Sure. Sandra like Chris, I also have a technology education background, I have a broad background in technology spanning both B2B and B2C segments across multiple industries, including the computer industry telecom internet services, and now health and retail. Prior companies include AOL, Motion and Digital Equipment Corporation. In my current role at Eyefinity, I have the pleasure of overseeing our product development group, our customer support and customer onboarding functions. Yeah, it's, it's really interesting in almost all the positions that I've worked in I've been in a situation where the businesses were rapidly transforming and technology played a critical role in that transformation. And as I joined Eyefinity, one of the things that attracted me about the company was it too, was a company that was transforming itself from a shrink wrap software provider to a software as a service company. And, that, that challenge of transformation really excited me about the Eyefinity opportunity.
Sandra Niehaus (06:12):
That's great. Thank you so much, Charlie. I'll turn it over to Neil for a little background.
Neil Crist (06:19):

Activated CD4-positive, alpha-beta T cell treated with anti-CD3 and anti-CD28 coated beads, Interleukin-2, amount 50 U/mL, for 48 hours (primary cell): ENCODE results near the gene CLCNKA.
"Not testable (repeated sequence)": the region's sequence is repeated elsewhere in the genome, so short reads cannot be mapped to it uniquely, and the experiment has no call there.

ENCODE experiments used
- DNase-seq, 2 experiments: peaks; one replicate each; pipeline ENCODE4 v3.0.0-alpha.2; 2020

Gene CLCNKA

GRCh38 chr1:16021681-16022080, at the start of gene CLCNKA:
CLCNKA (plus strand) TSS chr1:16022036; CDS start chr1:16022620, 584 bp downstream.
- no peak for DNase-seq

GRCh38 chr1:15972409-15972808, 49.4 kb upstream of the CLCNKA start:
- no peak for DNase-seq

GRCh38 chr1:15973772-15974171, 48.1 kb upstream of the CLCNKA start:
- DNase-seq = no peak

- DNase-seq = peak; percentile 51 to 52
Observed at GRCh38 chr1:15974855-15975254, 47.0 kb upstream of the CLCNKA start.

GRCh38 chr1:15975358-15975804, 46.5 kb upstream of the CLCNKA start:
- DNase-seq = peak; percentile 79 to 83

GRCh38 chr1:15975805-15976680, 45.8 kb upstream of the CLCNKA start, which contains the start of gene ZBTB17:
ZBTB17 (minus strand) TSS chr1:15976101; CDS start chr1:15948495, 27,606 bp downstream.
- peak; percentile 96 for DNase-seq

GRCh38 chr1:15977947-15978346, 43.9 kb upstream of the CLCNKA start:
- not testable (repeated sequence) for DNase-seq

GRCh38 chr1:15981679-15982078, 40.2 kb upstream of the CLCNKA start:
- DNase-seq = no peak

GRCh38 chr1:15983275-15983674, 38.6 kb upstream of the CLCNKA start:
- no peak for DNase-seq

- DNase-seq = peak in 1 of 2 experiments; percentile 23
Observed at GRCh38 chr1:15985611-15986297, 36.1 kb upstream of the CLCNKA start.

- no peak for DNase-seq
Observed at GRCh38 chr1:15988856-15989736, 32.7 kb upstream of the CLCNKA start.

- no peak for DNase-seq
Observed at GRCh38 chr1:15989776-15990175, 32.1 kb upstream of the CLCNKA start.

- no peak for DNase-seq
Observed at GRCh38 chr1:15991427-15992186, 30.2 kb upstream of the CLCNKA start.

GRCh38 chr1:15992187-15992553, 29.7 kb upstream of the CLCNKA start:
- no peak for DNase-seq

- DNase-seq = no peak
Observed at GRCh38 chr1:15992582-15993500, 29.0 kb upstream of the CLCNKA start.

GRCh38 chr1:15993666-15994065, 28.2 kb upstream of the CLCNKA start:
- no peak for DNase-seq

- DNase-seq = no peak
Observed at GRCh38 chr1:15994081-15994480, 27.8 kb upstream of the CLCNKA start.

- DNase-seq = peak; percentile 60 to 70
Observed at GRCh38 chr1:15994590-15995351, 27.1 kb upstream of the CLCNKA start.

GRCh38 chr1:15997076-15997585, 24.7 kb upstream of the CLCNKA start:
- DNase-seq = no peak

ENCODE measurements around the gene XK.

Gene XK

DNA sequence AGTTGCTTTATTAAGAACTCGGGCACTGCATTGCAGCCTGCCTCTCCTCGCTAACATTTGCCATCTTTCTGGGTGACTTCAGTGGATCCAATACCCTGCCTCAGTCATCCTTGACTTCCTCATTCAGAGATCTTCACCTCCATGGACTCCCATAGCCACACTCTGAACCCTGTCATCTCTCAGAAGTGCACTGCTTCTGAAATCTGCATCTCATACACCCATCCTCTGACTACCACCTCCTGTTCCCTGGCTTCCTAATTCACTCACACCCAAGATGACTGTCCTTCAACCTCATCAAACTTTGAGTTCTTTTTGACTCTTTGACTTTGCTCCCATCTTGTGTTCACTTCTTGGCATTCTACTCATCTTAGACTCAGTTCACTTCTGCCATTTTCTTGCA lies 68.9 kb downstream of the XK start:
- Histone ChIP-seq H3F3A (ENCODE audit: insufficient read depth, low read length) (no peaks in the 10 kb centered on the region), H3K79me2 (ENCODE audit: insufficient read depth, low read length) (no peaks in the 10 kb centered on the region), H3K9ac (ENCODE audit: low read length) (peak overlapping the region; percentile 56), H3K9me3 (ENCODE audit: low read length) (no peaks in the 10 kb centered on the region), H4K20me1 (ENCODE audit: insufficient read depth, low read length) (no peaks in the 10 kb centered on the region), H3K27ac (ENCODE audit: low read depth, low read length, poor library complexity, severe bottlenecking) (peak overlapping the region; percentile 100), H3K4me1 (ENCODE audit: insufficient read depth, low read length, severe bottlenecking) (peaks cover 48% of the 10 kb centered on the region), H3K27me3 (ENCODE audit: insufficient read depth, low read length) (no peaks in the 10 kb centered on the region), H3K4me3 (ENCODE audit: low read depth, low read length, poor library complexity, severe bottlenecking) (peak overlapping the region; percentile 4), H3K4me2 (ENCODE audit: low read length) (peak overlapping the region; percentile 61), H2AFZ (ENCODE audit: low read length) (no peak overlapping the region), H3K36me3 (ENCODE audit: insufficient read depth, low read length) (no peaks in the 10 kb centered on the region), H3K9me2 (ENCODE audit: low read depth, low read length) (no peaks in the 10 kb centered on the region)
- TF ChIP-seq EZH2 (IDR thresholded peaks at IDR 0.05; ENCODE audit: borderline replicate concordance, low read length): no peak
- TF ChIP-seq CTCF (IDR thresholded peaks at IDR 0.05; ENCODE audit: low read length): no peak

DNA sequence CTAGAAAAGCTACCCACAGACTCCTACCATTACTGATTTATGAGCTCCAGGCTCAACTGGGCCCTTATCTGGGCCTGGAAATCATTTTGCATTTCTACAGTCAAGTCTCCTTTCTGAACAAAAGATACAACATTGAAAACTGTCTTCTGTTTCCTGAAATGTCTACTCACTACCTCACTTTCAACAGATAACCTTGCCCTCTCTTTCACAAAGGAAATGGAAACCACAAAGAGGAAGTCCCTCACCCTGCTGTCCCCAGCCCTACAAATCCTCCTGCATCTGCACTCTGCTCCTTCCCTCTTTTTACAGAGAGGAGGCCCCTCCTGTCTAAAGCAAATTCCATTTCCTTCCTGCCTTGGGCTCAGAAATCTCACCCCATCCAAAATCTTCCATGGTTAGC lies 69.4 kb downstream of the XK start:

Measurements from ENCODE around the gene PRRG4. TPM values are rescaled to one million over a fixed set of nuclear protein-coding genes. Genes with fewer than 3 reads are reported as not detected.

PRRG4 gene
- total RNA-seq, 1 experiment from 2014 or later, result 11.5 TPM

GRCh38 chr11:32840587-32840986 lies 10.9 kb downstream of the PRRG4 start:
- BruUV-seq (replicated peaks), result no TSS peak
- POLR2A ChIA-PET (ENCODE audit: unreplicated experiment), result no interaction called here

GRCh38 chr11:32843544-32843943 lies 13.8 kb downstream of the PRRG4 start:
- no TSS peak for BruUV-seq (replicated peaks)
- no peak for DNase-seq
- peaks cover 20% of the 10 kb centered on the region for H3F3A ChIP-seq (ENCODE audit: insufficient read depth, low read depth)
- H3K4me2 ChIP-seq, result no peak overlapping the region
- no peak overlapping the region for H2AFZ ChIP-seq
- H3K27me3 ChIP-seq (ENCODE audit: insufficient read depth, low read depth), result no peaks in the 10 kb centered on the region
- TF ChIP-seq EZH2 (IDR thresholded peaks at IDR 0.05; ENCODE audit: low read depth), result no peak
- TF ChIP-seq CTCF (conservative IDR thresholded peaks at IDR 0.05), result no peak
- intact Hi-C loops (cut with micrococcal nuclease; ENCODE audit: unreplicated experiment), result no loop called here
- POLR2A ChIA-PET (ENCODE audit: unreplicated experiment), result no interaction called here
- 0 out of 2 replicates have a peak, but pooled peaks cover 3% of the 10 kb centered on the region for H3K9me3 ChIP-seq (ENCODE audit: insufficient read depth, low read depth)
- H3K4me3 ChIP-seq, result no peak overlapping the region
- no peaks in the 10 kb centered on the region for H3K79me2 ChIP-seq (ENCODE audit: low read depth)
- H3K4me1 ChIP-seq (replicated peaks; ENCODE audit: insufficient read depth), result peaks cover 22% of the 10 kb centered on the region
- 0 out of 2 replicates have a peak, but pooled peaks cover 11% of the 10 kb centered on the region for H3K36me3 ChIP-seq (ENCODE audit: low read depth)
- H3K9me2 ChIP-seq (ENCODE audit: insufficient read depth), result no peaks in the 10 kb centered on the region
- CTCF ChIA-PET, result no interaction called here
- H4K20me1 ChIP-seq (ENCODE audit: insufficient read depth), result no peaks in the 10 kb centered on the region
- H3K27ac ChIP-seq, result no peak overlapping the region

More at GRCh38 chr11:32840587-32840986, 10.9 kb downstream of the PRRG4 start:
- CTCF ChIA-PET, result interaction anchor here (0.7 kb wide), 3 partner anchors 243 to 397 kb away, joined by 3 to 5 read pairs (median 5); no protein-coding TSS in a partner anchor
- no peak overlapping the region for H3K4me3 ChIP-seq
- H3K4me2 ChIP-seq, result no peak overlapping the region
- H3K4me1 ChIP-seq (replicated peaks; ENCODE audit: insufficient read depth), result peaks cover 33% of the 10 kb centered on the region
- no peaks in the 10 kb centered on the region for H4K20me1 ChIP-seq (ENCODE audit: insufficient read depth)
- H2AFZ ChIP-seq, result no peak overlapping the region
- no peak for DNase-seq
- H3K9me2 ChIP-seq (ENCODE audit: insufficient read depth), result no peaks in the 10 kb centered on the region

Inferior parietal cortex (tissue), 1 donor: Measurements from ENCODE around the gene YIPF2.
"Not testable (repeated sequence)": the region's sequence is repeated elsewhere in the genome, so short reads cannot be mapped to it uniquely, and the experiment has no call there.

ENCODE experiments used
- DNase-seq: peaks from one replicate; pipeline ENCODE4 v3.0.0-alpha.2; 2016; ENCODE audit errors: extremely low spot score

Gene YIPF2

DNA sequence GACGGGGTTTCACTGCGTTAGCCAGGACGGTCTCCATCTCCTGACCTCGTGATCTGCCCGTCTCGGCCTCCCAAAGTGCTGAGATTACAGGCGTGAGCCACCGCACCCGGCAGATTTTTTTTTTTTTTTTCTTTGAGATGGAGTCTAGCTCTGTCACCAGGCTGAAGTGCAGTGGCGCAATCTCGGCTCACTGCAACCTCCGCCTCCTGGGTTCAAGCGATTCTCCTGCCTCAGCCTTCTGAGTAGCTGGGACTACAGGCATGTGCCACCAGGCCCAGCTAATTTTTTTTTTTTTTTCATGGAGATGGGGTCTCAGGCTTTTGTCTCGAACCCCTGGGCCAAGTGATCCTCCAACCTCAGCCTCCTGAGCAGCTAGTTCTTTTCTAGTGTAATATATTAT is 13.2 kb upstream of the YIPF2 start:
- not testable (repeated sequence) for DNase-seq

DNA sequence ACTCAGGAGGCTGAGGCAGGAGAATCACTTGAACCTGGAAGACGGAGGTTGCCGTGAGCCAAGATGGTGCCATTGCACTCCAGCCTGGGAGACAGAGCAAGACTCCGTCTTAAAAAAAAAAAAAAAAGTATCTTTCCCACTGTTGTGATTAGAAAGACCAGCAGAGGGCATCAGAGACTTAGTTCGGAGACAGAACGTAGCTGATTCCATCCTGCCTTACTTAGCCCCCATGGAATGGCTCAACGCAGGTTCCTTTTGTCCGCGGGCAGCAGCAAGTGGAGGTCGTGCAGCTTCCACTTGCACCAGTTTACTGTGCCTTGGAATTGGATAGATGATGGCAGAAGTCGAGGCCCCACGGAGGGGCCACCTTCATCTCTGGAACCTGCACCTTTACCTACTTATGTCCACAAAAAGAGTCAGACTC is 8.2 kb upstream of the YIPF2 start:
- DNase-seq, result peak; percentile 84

So thank you, Charlie and Chris, for that, it's always fascinating for me to research the background of technology companies to understand their origin. And Charlie, you talked a little bit about the evolution from shrink wrapped software to, to where you are today. So just for the listeners, I wanted to set a little bit of context and provide a little bit of history on Eyefinity. So if Eyefinity was founded in 2001 as a technology startup in the Sacramento Roseville area, backed by VSP vision VSP vision is the nation's largest and only not for profit visions benefits company serving more than 85 million members for eyecare needs, Eyefinity technology solutions, not only support eye doctors and their practices with practice management software, but also support electronic health records, claims filing, ordering eyewear and other areas as well. Over the years, Eyefinity has made some key acquisitions most notably in 2008 with the acquisition of officemate and acuity logic in, in 2010 in 2013, Eyefinity launched its electronic health records platform EHR in 2014, launched Eyefinity practice management EPM, and then more recently launched telehealth capabilities today. I think what we'll spend time talking about is the preparation for launch of the next generation platform, which your teams have been heads down working on for quite some time. First, Chris, congratulations on the upcoming launch of the next generation platform. It's a great accomplishment and we're honored to have been a part of and continue to be a part of that journey that Eyefinity is on. And if you don't mind, I'd love for you to share a little bit about, what you're most excited about.